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This Thanksgiving is a time to be thankful for what we have

November 25, 2009

Sitting around a crude wooden supper table, a young Abraham Lincoln was reported to have listened to his father, head bowed, as he thanked the Almighty for their blessings. Opening one eye, Lincoln saw but a lone bowl of dry potatoes. To this, the boy grumbled, "mighty poor blessings."

Few in our area have not been pained, be it slightly or severely, by the deep recession that is only now starting to ease. At least statistics tell us it's starting to ease. But to those out of work or overworked or otherwise learning to live on less, statistics make a thin soup.

It's easy to give thanks in times of plenty. Or at least it should be. More often though, we forget to give thanks at all, assuming that rich and joyful times will be with us always.

There is more value and more meaning in giving thanks when times aren't as flush. For one, we can give thanks for the hope that has always been that most American of qualities. However much we may struggle, we seldom give up.

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In addition, we can always fall back on this paradox: The more we have, the less we appreciate it, while the less we have, the more we recognize its value.

Recessions can cost us the shallow happiness of gadgets and luxuries, but they cannot touch the rich happiness of friends, family, love, humor, sunshine and fresh air. They cannot touch this happiness, that is, unless we let them.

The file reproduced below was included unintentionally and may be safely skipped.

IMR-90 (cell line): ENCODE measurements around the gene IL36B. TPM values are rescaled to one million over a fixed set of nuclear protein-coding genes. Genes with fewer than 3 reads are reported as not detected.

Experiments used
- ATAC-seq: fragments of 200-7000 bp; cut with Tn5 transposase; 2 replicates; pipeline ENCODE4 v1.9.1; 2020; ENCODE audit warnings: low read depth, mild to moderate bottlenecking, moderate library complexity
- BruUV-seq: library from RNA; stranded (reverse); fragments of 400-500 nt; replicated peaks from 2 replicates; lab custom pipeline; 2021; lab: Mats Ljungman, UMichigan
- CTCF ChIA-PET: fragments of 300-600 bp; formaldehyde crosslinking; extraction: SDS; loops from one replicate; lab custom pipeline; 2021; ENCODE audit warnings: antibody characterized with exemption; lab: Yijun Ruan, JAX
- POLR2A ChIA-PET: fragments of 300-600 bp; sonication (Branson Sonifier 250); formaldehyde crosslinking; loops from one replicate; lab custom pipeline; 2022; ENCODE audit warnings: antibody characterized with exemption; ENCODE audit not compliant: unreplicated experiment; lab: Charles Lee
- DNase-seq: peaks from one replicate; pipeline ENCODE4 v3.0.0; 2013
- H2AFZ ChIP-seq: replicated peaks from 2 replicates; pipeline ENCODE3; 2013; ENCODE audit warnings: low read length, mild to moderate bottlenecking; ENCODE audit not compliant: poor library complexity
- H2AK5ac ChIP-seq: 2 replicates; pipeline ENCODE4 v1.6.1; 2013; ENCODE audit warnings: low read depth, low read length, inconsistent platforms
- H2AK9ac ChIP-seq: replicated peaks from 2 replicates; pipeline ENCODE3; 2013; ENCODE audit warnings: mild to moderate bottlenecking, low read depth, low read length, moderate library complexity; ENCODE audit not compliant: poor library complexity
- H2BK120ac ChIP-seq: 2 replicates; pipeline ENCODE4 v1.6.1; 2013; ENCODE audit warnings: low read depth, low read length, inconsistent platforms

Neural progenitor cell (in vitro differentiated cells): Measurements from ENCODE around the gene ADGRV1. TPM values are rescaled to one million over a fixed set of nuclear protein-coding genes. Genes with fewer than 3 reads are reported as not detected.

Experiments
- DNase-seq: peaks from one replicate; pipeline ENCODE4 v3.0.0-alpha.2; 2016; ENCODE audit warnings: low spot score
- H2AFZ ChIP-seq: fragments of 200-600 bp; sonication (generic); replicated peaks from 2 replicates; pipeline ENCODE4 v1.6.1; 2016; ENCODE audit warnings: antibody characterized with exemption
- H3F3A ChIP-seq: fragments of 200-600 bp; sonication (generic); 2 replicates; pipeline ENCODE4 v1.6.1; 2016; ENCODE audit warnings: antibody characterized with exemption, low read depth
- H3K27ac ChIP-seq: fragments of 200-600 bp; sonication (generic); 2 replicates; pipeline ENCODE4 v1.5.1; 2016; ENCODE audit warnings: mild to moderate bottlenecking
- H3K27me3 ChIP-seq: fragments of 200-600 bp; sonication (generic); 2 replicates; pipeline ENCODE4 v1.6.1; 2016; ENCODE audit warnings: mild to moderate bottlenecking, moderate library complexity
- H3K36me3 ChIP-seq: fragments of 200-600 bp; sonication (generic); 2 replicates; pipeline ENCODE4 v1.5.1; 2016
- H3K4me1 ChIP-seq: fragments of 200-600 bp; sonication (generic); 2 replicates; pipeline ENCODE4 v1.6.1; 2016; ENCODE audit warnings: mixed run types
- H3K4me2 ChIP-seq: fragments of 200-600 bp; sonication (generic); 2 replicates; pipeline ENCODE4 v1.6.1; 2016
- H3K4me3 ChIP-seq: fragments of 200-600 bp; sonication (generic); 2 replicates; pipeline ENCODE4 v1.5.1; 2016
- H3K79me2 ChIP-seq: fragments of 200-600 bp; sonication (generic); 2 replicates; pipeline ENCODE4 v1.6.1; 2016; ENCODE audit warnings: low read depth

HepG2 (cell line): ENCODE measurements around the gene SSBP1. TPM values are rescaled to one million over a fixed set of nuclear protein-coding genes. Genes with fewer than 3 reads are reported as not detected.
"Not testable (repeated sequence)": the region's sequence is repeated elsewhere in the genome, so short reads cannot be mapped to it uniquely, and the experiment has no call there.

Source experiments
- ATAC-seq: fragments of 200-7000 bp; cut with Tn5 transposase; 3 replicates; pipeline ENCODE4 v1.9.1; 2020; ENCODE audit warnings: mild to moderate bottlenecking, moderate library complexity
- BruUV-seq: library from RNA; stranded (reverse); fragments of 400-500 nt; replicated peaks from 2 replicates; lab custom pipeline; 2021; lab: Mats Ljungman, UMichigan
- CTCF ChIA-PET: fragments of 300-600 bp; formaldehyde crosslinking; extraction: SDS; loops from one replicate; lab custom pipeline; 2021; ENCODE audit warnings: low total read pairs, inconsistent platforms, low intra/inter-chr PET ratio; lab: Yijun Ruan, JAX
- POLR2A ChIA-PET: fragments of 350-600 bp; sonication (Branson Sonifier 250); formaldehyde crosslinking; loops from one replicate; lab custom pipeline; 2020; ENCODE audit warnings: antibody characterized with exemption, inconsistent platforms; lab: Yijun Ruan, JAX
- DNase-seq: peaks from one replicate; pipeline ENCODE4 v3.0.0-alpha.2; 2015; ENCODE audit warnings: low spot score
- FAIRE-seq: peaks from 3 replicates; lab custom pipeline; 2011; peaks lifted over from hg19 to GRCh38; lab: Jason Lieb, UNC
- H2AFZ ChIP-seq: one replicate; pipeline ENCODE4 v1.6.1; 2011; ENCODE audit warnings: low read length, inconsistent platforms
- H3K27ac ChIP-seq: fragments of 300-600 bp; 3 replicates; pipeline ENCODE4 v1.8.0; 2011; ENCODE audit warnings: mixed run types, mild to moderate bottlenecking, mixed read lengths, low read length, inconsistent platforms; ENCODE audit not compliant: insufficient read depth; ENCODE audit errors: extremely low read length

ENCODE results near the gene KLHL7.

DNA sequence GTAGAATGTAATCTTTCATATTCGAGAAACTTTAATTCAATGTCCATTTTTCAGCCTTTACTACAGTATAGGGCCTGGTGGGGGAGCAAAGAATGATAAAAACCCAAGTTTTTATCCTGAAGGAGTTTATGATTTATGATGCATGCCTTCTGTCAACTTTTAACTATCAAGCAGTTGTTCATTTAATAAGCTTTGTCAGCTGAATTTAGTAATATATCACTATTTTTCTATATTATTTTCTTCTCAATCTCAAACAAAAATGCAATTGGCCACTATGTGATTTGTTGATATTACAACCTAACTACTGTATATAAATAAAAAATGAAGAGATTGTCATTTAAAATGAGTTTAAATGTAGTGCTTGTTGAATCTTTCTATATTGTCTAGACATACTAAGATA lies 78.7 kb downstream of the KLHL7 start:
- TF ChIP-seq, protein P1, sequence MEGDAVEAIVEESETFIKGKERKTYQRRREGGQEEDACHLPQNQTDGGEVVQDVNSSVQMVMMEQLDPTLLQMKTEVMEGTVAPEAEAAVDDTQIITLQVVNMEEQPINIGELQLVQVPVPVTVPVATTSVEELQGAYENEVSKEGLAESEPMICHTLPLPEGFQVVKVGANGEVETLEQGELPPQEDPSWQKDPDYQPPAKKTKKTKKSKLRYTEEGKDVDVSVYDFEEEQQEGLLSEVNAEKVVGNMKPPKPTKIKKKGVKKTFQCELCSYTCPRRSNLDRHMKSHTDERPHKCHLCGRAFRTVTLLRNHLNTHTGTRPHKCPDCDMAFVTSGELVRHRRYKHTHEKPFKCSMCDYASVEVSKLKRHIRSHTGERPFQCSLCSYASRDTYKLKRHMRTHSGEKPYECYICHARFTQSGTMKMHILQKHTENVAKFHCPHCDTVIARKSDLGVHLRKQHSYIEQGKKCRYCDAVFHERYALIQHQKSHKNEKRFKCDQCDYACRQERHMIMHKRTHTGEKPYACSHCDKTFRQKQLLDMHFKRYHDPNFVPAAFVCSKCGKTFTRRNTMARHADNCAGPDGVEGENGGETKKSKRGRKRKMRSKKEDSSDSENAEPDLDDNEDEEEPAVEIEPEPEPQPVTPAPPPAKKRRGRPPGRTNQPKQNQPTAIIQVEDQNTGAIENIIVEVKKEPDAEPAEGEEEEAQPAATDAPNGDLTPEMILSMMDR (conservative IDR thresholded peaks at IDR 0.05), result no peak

This Thanksgiving provides an opportunity for us to hit the reset button - to be grateful for the things in life that really matter; to discover a mountain trail instead of a video game; to talk instead of text; to read a book to your child; to throw your dog a Frisbee; to hold a hand; to cook a meal; to stop and take the time to appreciate the beauty that is all around us.

Next to these pleasures, our toys are placed in proper perspective. Next to them, the anger that seems to so often bubble up all around us in the public world loses its bite.

These are the pleasures that unite us all. The man of the opposing political party loves his kids, too. The woman of another faith sees the same sunset, the same moon. The children of other races and nationalities feel the same love and happiness as we do, and deserve it just as much.

We can be thankful for this thread of unification and focus on these positive human elements instead of the anger, fear, jealously and division into which we all too often slide.

We might be thankful that, should we choose to use it, we have the power to improve ourselves, rather than feel the need to improve others - whether they want to be "improved" or not.

Most importantly, we might recognize that even in our lower moments, Americans still have it pretty good. And we always have the opportunity to make it even better.

With perspective, Lincoln might have recognized that for much of the year, his family's supper table included chicken, bear, deer, catfish, berries and honey. And so it will be for us.

If our current economy is a pot of potatoes, well, at least we have something. So today, we give thanks for what we have and we give thanks for what will be. And may future Thanksgivings be as good and warm as you choose to make them.

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